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Old 09-30-2005, 01:27 PM   #16
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Quote:
Originally Posted by Essnowyt
Ben.C - I was talking with the Tech crew from the IIC. Marcs 415 was basicly a one off car. It had a huge 3.5+ mill chassis with areas for the bulk head shaved.
Snowy.
I was about to ask that question
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Old 09-30-2005, 02:33 PM   #17
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Originally Posted by ChadCapece
Yokomo, HPI, Tamiya do seem to design their cars soley for rubber. Probably b/c Asia and Europe race a lot of rubber on carpet and asphalt.
Every car manufacturer designs for rubber first then makes parts to make the car work on Foams. AE, Losi, HPI, HB, Schu, Corally, Xray, etc....we all do the same. 99% of the world sedan market runs on rubber tires so it has to be this way.
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Old 09-30-2005, 03:19 PM   #18
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Quote:
Originally Posted by AdrianM
Every car manufacturer designs for rubber first then makes parts to make the car work on Foams. AE, Losi, HPI, HB, Schu, Corally, Xray, etc....we all do the same. 99% of the world sedan market runs on rubber tires so it has to be this way.
Good point.
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Old 10-02-2005, 10:59 PM   #19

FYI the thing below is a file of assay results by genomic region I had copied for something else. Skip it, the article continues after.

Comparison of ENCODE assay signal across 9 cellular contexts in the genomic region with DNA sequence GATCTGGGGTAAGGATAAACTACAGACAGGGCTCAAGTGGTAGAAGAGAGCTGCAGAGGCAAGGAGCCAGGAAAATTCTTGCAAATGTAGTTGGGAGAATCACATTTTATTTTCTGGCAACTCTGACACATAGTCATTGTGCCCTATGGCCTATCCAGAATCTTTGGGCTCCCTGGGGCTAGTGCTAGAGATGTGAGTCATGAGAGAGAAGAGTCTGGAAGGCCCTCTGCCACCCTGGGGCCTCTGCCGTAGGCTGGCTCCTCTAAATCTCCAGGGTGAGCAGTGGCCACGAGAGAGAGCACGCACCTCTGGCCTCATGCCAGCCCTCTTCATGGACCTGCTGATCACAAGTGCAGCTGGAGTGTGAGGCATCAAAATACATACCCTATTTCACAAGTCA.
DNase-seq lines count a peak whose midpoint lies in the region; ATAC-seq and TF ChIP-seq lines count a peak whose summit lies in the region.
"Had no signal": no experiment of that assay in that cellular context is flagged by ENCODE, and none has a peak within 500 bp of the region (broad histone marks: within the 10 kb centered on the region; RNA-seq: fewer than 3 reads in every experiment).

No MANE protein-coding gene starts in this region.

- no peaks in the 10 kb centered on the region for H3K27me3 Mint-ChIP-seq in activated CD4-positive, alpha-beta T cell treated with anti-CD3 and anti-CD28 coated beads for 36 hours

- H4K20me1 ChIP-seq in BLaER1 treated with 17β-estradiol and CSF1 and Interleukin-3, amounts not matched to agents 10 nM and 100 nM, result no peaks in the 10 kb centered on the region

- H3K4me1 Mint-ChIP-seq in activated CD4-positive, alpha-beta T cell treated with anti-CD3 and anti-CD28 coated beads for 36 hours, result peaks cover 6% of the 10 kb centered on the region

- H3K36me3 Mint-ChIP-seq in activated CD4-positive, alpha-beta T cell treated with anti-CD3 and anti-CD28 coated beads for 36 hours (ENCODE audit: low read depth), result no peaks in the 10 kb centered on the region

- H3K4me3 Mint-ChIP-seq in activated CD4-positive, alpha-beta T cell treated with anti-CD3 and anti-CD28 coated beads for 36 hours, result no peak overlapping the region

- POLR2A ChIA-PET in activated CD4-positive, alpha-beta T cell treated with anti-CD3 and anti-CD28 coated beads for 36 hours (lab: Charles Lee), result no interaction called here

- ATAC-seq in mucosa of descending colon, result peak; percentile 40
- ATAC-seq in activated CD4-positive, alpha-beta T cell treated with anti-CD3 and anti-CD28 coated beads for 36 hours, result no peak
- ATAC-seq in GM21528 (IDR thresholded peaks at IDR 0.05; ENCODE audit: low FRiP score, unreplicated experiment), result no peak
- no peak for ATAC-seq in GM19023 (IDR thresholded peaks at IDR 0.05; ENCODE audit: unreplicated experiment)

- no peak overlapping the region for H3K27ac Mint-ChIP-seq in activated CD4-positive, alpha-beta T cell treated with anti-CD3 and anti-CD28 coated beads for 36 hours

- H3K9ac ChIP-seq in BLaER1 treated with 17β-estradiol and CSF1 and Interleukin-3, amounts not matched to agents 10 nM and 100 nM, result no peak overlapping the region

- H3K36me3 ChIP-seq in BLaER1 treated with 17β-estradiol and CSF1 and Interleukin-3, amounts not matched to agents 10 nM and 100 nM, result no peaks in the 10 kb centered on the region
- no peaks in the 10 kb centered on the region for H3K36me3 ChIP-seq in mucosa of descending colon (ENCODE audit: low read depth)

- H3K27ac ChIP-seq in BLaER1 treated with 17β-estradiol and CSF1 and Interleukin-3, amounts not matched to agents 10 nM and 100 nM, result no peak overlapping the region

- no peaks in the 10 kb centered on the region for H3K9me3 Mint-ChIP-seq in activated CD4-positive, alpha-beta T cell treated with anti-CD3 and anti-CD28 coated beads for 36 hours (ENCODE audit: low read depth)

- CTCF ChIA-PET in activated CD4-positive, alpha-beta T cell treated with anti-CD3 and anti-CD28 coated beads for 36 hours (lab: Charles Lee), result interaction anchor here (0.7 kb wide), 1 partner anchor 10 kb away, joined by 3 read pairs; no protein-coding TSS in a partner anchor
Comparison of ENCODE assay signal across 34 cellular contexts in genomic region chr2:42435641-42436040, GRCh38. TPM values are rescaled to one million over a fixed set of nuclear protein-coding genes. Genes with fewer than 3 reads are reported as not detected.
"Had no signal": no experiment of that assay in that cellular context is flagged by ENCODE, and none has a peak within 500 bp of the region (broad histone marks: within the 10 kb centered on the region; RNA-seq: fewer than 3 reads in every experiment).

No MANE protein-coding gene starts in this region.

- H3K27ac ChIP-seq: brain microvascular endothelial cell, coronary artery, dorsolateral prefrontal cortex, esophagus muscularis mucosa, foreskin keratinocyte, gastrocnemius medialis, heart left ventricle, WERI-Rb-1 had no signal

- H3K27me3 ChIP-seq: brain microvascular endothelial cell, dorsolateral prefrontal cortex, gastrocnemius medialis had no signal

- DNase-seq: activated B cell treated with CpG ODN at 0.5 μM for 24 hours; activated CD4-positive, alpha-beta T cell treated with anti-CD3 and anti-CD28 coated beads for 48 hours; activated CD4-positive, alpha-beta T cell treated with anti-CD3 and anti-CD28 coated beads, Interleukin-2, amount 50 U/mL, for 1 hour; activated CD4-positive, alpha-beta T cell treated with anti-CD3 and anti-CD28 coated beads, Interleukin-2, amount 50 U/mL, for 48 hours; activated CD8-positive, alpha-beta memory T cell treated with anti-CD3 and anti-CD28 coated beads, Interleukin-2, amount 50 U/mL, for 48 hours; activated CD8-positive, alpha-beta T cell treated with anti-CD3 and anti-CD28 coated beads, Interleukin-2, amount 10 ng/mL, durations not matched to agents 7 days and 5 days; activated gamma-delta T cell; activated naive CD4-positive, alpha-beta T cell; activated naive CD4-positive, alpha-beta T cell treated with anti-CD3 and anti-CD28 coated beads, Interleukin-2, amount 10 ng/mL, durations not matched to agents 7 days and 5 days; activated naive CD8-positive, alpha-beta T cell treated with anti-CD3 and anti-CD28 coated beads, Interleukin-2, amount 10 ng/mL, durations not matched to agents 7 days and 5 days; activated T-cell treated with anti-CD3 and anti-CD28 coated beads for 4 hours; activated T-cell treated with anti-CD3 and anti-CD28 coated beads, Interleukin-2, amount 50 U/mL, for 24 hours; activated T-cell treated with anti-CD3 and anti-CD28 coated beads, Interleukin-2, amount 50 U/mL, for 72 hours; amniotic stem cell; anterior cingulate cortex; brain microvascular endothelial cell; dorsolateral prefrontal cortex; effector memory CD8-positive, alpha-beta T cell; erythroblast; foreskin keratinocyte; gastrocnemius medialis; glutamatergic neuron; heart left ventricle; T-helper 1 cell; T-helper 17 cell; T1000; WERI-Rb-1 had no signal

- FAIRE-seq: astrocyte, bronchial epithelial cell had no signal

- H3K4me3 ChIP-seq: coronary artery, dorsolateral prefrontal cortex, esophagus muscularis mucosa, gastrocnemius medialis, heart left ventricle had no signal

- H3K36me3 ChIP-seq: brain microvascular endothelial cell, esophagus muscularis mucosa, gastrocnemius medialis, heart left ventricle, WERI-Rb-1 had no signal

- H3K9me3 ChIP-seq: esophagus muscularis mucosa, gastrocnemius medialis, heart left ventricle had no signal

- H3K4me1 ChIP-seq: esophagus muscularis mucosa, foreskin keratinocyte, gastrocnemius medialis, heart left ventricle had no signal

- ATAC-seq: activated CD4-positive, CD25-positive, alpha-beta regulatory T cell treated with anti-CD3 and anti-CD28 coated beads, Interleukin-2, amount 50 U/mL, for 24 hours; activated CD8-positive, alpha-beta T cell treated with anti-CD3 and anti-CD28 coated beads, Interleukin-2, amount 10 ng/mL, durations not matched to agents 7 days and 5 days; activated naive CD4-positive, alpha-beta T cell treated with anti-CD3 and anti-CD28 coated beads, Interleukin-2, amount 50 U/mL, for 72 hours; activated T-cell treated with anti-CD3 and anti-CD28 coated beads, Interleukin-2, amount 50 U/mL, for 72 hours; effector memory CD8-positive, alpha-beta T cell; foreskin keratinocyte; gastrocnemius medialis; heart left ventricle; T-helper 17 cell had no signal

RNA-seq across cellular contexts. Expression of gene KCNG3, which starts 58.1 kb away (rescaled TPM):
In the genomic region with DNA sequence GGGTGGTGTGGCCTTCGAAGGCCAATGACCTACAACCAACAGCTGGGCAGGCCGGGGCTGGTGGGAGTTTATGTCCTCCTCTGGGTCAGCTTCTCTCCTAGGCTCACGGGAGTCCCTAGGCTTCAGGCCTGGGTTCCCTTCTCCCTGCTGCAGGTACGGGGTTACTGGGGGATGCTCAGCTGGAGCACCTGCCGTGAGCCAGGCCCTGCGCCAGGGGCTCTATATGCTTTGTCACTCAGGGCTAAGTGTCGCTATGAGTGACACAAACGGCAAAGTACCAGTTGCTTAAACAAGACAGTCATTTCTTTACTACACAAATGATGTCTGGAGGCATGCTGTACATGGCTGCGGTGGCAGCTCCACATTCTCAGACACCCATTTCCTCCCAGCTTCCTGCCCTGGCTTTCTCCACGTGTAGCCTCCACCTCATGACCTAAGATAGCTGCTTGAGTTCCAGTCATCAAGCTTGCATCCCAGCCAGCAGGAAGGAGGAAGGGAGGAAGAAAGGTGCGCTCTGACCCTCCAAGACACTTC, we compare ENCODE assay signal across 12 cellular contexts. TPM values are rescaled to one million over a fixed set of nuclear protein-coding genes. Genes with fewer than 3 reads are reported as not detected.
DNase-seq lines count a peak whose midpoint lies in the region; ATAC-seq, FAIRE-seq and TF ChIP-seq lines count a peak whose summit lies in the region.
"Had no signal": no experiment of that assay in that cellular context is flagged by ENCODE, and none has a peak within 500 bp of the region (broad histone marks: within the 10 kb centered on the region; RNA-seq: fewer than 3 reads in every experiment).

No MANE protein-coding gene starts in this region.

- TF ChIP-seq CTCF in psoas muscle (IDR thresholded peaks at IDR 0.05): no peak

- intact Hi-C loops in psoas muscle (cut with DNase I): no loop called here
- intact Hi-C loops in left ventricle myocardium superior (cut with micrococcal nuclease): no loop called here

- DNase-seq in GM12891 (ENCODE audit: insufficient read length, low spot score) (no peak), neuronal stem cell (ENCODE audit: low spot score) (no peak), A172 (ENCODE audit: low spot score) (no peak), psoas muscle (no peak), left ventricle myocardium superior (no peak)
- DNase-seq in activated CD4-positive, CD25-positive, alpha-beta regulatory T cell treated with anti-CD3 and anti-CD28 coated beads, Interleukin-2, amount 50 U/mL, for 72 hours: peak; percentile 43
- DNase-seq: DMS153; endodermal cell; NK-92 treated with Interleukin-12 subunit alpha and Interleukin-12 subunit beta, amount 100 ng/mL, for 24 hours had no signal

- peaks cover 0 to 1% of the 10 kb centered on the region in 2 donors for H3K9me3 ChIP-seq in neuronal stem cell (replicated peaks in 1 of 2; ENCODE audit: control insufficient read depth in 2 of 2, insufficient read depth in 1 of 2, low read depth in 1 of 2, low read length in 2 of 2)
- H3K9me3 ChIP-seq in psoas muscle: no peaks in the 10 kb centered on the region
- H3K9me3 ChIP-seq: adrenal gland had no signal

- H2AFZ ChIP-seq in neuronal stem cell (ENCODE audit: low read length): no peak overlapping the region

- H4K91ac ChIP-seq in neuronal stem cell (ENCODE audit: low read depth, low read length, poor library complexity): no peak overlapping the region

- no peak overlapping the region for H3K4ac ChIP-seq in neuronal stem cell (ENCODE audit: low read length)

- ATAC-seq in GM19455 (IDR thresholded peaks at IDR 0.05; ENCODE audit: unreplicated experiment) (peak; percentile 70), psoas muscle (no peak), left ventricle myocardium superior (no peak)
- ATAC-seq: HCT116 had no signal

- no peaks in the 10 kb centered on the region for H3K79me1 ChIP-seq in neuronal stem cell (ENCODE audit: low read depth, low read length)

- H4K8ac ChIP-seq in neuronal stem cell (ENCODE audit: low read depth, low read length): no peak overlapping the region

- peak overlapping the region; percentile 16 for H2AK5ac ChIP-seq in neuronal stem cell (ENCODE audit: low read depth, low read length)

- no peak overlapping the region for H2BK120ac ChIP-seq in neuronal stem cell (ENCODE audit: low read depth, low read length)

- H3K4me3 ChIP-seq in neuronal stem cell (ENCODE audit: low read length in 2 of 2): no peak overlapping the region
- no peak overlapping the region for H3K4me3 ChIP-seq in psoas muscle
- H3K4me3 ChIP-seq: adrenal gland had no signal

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most def, Yokomo builds cars for rubber tire racing. LCG and BD are two cars SPECIFICALLY designed for asphalt or rubber on carpet. JRX-S is too stiff as of now (I've heard they are making new parts to soften up the suspension). Schumacher looks like a really smooth car on the track. Pro4 Hara is also designed for rubber tire racing. And I can't comment on the others.
I beg to differ on the JRX-S comment. I know from experience that the JRX-S can be just as good as any other car with rubbers. Come on Chad.....give me a little credit....haha.
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Old 10-03-2005, 08:25 AM   #20
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a local racer has told me that any touring car with aluminum suspension holders over time will bend or wear out the holes in the chassis. while the Xray's suspension holders are made of re-enforced plastic?? and are not design into the chassis itself. thus cheaper to replace than a lower deck. after hearing that. i would go for the Xray TK05.
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Old 10-03-2005, 10:04 AM   #21
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Originally Posted by racer
a local racer has told me that any touring car with aluminum suspension holders over time will bend or wear out the holes in the chassis.


This is not at all the case. I have alloy suspension mounts on my car right now that are 3 years old and they are still perfect. They habe been on 2 other cars and I saw no need for new ones when I built the latest one.

As far as the chassis wearing I can't see how it could wear with alloy or plastic mounts.

I would not listen to this particular locak racer
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Old 10-03-2005, 10:45 AM   #22
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Ditto
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Old 10-03-2005, 10:53 AM   #23
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Quote:
Originally Posted by AdrianM


This is not at all the case. I have alloy suspension mounts on my car right now that are 3 years old and they are still perfect. They habe been on 2 other cars and I saw no need for new ones when I built the latest one.